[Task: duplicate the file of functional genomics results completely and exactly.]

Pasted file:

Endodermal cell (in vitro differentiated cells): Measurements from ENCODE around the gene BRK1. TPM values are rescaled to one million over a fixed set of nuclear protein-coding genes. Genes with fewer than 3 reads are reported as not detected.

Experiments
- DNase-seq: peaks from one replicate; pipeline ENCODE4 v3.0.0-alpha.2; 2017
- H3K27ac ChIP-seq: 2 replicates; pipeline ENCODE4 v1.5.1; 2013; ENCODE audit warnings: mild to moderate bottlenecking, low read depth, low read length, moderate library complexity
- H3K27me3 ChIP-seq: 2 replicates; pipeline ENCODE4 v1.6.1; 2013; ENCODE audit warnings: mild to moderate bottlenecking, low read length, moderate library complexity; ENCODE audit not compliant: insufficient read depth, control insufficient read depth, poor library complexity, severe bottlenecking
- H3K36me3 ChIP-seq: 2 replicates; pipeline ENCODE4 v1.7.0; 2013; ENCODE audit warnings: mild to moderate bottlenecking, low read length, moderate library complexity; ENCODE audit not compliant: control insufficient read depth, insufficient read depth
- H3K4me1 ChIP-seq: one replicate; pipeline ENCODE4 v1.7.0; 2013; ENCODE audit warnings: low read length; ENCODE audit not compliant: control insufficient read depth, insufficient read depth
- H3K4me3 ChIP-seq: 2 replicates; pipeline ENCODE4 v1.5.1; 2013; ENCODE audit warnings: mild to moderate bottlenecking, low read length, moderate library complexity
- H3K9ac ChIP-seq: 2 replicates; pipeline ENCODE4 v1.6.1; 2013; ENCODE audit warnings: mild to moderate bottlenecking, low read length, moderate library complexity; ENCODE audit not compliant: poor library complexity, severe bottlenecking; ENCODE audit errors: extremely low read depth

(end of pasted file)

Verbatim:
Endodermal cell (in vitro differentiated cells): Measurements from ENCODE around the gene BRK1. TPM values are rescaled to one million over a fixed set of nuclear protein-coding genes. Genes with fewer than 3 reads are reported as not detected.

Experiments
- DNase-seq: peaks from one replicate; pipeline ENCODE4 v3.0.0-alpha.2; 2017
- H3K27ac ChIP-seq: 2 replicates; pipeline ENCODE4 v1.5.1; 2013; ENCODE audit warnings: mild to moderate bottlenecking, low read depth, low read length, moderate library complexity
- H3K27me3 ChIP-seq: 2 replicates; pipeline ENCODE4 v1.6.1; 2013; ENCODE audit warnings: mild to moderate bottlenecking, low read length, moderate library complexity; ENCODE audit not compliant: insufficient read depth, control insufficient read depth, poor library complexity, severe bottlenecking
- H3K36me3 ChIP-seq: 2 replicates; pipeline ENCODE4 v1.7.0; 2013; ENCODE audit warnings: mild to moderate bottlenecking, low read length, moderate library complexity; ENCODE audit not compliant: control insufficient read depth, insufficient read depth
- H3K4me1 ChIP-seq: one replicate; pipeline ENCODE4 v1.7.0; 2013; ENCODE audit warnings: low read length; ENCODE audit not compliant: control insufficient read depth, insufficient read depth
- H3K4me3 ChIP-seq: 2 replicates; pipeline ENCODE4 v1.5.1; 2013; ENCODE audit warnings: mild to moderate bottlenecking, low read length, moderate library complexity
- H3K9ac ChIP-seq: 2 replicates; pipeline ENCODE4 v1.6.1; 2013; ENCODE audit warnings: mild to moderate bottlenecking, low read length, moderate library complexity; ENCODE audit not compliant: poor library complexity, severe bottlenecking; ENCODE audit errors: extremely low read depth